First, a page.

Or so it's being reported (here and here).
I'll repeat now what I said earlier. In my opinion, the amount of uncertainty about these things far outweighs the perceived differences between potential nominees. In other words, we have estimates from various pundits and experts about the points on an ideological line where the various rumored nominees will fall. I think we're all kidding ourselves, however, if we think these are anything other than very, very, rough estimates. Not only is it impossible to know exactly how any potential nominee will vote once on the court (even if she has an extensive paper trail; writing a law review article, giving a speech, and even writing a lower court opinion are just very different things than participating at the Supreme Court level), but the truth is we really have no idea what the key issues are going to be over the term of a nominee. Especially when the president follows the current partisan incentives and chooses a young nominee.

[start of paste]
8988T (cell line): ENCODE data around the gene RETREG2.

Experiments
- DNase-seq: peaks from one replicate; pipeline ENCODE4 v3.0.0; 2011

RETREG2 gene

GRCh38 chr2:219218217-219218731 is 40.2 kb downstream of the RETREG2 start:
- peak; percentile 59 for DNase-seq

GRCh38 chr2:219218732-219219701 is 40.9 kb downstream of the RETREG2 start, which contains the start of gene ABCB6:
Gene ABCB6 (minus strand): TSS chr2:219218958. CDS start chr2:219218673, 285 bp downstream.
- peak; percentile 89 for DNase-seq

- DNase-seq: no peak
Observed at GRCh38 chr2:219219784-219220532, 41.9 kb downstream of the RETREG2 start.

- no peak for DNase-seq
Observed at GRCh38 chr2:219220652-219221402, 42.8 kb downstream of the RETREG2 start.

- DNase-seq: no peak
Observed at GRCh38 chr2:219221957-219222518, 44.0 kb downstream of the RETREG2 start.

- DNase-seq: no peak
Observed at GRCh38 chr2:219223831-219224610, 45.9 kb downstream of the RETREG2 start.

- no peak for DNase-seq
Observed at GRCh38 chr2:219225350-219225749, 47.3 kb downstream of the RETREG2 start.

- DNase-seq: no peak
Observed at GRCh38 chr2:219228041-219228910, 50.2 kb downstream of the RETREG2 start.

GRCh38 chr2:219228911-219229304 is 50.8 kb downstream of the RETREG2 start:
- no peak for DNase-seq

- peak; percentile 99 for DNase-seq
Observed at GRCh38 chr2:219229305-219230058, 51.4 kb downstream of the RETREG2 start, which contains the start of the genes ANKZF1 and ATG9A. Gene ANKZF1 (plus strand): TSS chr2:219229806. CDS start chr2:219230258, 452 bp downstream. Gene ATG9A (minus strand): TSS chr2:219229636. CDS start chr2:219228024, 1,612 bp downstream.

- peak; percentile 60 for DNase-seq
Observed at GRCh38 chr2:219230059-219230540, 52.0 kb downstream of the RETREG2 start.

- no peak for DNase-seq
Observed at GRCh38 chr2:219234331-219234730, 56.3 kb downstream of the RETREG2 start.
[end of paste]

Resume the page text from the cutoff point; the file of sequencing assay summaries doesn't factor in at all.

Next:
Now, that's not to say that all potential nominees are identical; it's just that we really can't know enough to rank them, either on specific issues or on general ideology, with any certainty at all. So in my view, all that liberals can ask of a Democratic president (and all that conservatives can ask of a Republican president) is someone who will be basically reliable, someone who will generally line up with the "correct" side. I do think that that much is possible to do, and I think that Elena Kagan certainly appears to meet that standard. Beyond that, it's all guesswork and crystal-ball gazing, and I think that any liberal who believes that it is certain that one of the other potential nominees was better -- again, on either specific issues or general ideology -- is just blowing smoke.